assets in the Architecture Repository related to this initiative. All assets will need to be acquired, customized, or
created from scratch. The company prefers to implement commercial off the shelf package applications with little
customization. The CIO, who is the project sponsor, has stated that she is not concerned about preserving the
existing procurement processes or systems.
This project is using an iterative approach for executing the Architecture Development Method (ADM). The
architecture development project has completed the
Architecure Vision Phase and has started a number of iteration cycles to develop the Architecture. As a packeged
application is being considered, the next iteration will include both the Business and Application Architectures.
Stakeholder concerns that should be addressed by these architectures include:
1. What groups of people should be involved in procurement-related business processes?
2. What applications will these groups use once the architecture development is complete?
3. What non-procurement applications will need to be integrated with the new procurement applications?
4. What are the dependencies between the non-procurement and the new procurement applications?
[Note: You may need to refer to the Architectural Artifacts chapter, section 31.6 (located in Part IV) within the
reference text in order to answer this question.]
You have been asked to identify the most appropriate catalogs, matrices, and diagrams to support the next iteration
of Architecture development.
Based on the TOGAF Standard, Version 9.2, which of the following is the best answer?
A. You would describe the Baseline Business Architecture with an Organization/Actor catalog, a Business
Service/Function catalog, and a Data Entity/Business Function matrix. You would describe the Baseline
Application Architecture with an Application Portfolio catalog and an Application/Function matrix.
B. You would describe the Target Business Architecture with a Business Service/Function catalog, an
Organization/Actor catalog, and Data Lifecycle diagrams. You would describe the Target Application
Architecture with Application Communication diagrams, an Application Interaction matrix, and an
Application Portfolio catalog.
C. You would describe the Target Business Architecture with a Business Interaction matrix, and a Business
Service/Function catalog. You would describe the Target Application Architecture with an Application
Communication diagram, an Application/Organization matrix, an Application Interaction matrix and an
Interface catalog.
D. You would describe the Baseline Business Architecture with a Baseline Business Process catalog, and an
Object lifecycle catalog. You would describe the Baseline Application Architecture with an Interface catalog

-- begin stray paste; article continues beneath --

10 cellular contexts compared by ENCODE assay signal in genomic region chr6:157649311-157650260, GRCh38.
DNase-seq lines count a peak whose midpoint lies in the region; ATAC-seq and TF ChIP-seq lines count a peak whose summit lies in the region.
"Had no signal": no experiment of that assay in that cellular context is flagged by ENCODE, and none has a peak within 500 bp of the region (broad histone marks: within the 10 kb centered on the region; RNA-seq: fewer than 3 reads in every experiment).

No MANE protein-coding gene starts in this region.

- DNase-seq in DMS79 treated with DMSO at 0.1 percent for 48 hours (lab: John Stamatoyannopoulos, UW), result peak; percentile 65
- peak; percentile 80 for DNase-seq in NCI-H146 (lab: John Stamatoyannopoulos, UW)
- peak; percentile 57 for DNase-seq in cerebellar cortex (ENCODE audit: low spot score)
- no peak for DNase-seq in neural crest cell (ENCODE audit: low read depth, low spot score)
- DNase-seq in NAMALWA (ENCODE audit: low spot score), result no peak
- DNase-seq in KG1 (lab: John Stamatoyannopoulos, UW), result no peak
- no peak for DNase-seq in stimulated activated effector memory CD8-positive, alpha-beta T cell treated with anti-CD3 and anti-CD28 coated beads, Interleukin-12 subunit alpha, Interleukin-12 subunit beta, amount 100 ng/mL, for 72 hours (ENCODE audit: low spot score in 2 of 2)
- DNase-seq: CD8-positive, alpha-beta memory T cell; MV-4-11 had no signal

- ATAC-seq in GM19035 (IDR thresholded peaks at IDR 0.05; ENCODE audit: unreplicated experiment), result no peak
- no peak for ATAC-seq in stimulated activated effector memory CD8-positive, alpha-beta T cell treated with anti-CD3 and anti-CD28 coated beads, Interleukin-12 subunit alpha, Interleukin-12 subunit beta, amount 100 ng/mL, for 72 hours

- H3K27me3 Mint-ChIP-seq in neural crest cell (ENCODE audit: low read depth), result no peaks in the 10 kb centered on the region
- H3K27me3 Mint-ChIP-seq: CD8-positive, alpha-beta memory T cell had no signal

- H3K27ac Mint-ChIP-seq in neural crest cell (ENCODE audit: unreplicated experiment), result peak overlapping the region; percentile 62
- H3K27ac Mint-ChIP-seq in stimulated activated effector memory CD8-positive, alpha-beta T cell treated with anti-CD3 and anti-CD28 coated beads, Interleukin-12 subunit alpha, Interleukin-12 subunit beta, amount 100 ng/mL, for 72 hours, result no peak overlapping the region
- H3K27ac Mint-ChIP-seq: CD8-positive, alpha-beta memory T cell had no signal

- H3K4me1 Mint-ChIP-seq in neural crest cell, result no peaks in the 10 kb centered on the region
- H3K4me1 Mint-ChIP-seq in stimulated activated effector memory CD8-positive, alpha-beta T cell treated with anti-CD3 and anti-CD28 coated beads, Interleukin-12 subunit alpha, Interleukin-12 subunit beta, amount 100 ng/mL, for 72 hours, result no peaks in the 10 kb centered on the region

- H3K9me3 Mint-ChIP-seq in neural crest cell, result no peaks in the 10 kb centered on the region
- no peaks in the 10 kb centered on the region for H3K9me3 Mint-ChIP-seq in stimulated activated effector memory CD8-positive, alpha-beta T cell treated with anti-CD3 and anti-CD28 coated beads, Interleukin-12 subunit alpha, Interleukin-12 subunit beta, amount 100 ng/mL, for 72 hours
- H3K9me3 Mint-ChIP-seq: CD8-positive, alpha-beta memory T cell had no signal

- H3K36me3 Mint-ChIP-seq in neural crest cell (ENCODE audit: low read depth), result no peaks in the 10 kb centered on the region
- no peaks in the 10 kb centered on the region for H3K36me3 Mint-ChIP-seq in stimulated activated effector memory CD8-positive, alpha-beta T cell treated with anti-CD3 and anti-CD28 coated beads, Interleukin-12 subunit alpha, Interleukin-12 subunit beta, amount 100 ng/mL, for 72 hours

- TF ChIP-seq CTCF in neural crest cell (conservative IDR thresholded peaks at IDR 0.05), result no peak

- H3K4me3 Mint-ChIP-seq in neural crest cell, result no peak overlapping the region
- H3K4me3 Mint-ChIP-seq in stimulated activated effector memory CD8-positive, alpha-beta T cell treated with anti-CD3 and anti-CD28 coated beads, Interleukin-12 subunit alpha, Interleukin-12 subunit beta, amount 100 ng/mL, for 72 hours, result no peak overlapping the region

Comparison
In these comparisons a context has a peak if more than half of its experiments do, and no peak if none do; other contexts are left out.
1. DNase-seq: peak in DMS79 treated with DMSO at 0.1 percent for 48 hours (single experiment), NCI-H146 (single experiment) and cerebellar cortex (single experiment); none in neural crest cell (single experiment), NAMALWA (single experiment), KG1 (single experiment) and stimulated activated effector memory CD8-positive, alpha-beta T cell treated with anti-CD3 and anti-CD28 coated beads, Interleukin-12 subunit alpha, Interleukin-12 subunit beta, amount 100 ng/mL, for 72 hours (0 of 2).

and a Technology Portfolio catalog.
Answer: B
Question #74 Section 1
Your role is that of Lead Enterprise Architect for a chain of convenience stores. The chain includes over 15,000
retail outlets throughout the Asia-Pacific region.
Each store in the chain is an independently owned and operated franchise. The stores operate 24 hours a day and 7
days a week. Many of the stores have been wirh the franchise for more than 10 years and still use the original IT
systems deployed at that time.
The CEO of the chain has stated his concerns about the inefficiencies of the current systems and identified the need
to change. He has defined a new strategic vision that will enhance the business by providing its franchisees new
services to help them complete with other retail outlets and online retailers. This strategy is part of the long-term
commitment to enhance the brand image and increase revenue for the chain. He has also stated that he expects
improved financial results by the end of the current fiscal year.
The changes will help provide the chain with improved products, and more efficient operations. The stores will also
act as delivery and return locations for a large online retailer which will further increase the number of potential
customers. The addition of a corporate-wide data warehouse will provide analytics that will enable the marketing
group to Improve its ability to target advertising and new products to specific regions.
The chain has a mature Enterprise Architecture practice based in its headquarters and uses the TOGAF standard as
the method and guiding framework. The CIO is the sponsor of the activity.
The Chief Architect engaged the services of a leading consulting firm that specializes in business strategy. An
initial study has been conducted to identify the strategic changes needed to implement the CEO's vision. This
recently completed with approval of a strategic architecture encompassing the entire chin, including detailed
requirements and recommendations.
Based on the recommendations from the initial study, the decision for the chain to adopt a packegd suite of
integrated applications that is tailored to the needs of the franchise has been taken.
You have been asked by the Chief Architect to propose the best approach for architecture development to realize